Climate Progress In the Fort Worth Star Telegram

This offset business has given me my 15 minutes of fame. I was extensively quoted in a recent article on the subject, “Are green-minded folks getting their money’s worth?” But first, here’s a supporting view from the piece:

A spokesman for the Sierra Club says the group does not suggest members buy carbon offsets.

“I think it’s wonderful that people are thinking about their carbon footprint,” says Josh Dorner. “But the carbon-offsets market is completely unregulated, so it’s questionable whether it is really doing anything to reduce global warming. So what we recommend is that people take other steps in their life, such as driving a smaller car or unplugging appliances when they are not in use, that are verifiably productive.”

Here’s the part I’m quoted in:


So carbon offsets make their purchasers feel good, but are they a smart way to spend your money if you are concerned about the environment? More than a few observers say “it depends” or even an outright “no.”

Joseph Romm, a senior fellow at the Center for American Progress, a nonpartisan think tank in Washington, and author of Hell and High Water: Global Warming — the Solution and the Politics and What We Should Do (William Morrow, $25), testified before Markey’s committee last week about his concerns about the nascent carbon-offsets industry.

“Because the federal government hasn’t taken mandatory action to reduce greenhouse gases, it’s natural that individuals would try to do something. But there’s no legal framework so that you can be certain that when you pay for an offset you actually get it,” Romm says.

“One forestry guy in offsets told me that all the projects that he knows about were going to happen away. In that case, your money is not going to change what was actually going to happen. Therefore, it fails what is called the ‘additionality’ criteria.”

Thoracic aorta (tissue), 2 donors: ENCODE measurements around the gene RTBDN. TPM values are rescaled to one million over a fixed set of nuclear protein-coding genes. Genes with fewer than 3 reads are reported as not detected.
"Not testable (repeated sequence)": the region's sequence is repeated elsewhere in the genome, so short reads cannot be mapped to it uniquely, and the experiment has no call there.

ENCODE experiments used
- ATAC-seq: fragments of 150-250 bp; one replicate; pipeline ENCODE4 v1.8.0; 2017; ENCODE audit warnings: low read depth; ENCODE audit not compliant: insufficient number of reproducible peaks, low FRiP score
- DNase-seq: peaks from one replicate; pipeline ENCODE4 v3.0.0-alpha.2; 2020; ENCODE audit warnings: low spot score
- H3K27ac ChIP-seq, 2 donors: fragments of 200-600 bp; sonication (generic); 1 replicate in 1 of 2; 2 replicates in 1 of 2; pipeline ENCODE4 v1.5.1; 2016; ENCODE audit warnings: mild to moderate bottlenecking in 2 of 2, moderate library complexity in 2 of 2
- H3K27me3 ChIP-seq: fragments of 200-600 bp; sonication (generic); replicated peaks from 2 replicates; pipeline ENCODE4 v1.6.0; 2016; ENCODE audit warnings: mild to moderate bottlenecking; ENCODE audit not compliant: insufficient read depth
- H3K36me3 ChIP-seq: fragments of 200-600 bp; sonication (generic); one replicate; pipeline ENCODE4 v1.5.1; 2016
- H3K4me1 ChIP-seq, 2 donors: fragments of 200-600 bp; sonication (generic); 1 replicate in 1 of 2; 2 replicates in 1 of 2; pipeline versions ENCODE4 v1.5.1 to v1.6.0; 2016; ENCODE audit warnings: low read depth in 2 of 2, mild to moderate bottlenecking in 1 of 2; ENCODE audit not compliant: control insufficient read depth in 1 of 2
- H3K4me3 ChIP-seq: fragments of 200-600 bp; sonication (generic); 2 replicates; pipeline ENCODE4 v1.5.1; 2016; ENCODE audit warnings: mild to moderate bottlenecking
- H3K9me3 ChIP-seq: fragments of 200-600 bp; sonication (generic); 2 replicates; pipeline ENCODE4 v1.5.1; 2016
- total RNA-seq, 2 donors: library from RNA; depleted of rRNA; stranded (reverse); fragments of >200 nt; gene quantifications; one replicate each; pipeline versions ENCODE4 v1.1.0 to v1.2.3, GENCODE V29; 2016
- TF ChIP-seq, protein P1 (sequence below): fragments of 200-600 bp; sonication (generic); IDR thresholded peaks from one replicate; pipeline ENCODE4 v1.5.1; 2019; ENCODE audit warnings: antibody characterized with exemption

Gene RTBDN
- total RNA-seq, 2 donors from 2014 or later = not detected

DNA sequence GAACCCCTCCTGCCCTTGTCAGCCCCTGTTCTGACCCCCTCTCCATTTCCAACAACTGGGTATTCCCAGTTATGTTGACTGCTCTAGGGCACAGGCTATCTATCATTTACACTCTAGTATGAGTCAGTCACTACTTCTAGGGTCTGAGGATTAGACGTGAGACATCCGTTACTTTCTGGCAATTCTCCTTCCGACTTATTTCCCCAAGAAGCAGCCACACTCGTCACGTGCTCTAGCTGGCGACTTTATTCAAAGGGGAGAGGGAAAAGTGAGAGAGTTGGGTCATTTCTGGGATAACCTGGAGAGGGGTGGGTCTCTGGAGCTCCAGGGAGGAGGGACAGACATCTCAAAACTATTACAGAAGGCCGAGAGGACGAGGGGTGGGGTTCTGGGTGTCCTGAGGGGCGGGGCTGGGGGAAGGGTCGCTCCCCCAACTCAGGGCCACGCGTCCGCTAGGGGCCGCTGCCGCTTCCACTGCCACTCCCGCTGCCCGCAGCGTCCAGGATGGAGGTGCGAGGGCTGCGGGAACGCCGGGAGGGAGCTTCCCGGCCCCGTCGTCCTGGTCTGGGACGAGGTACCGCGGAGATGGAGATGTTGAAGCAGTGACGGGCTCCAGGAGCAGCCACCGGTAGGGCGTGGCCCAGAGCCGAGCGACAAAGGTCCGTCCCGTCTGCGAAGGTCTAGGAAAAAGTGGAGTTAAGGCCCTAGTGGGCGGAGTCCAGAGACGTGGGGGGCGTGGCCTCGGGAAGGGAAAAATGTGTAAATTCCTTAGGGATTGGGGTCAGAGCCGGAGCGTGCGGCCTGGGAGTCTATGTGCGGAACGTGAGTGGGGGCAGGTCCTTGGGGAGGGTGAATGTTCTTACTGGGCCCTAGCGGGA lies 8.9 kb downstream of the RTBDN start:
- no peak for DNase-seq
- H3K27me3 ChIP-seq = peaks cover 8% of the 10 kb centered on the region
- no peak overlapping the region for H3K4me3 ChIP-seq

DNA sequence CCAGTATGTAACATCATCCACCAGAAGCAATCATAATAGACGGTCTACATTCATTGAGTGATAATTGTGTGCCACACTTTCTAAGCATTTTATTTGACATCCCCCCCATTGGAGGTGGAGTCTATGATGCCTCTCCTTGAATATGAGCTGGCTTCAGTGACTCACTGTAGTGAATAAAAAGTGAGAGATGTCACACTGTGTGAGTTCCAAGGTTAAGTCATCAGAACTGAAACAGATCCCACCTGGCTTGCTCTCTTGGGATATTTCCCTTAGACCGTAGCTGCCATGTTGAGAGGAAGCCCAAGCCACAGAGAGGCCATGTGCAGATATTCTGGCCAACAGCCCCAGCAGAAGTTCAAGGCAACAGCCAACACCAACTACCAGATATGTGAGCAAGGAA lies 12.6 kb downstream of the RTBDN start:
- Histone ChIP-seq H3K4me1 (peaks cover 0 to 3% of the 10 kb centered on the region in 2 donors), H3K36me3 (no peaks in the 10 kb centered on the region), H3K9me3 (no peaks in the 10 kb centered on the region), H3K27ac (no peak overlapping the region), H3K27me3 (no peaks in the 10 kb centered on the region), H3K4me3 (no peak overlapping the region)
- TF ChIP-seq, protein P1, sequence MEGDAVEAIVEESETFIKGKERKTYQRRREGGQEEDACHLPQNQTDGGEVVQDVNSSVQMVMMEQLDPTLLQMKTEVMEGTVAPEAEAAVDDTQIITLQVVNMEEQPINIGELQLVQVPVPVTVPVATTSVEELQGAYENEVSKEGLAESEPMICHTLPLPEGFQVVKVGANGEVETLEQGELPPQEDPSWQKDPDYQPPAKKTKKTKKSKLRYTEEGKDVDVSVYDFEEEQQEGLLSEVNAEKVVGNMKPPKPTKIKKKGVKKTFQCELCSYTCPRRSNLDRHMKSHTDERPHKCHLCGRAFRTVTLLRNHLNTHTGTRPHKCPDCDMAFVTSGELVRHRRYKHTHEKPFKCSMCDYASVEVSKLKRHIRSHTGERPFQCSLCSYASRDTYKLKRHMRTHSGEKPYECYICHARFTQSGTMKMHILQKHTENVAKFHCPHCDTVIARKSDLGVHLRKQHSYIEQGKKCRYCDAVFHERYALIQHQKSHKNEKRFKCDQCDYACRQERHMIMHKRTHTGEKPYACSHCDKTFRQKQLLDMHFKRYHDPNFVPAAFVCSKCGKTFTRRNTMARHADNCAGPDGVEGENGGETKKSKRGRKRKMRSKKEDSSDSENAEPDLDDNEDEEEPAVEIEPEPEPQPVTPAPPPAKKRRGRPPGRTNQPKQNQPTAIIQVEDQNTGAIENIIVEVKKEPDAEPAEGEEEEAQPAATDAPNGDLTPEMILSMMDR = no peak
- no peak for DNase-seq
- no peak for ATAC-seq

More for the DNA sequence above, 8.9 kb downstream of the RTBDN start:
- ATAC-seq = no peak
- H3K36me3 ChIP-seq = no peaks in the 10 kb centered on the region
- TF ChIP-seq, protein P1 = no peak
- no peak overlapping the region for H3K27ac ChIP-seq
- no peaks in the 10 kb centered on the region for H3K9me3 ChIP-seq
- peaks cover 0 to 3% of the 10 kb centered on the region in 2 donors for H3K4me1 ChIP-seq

Romm, who has solar panels on his house and drives a Prius, says that he believes there are good offsets — alternative-energy programs, in particular — but that the public isn’t aware of what those are.

“People’s favorite offset is trees, but if you talk to environmentalists involved in combating global warming, they don’t think trees as offsets are a very good bet. And yet we just read that the Vatican announced that they are going to offset all of their emissions with a forest in Hungary.”

And Romm says he believes that a program like the Planktos plan to seed water near the Galapagos with iron to encourage the growth of plankton, which in theory would draw carbon from the air, is particularly worrisome.

“The CEO is a very earnest guy who cares deeply about forests and life in the ocean, so I can’t fault him for that,” Romm says. “But we don’t know with any certainty that it would reduce emissions. We don’t know with any certainty that it wouldn’t do more harm than good.”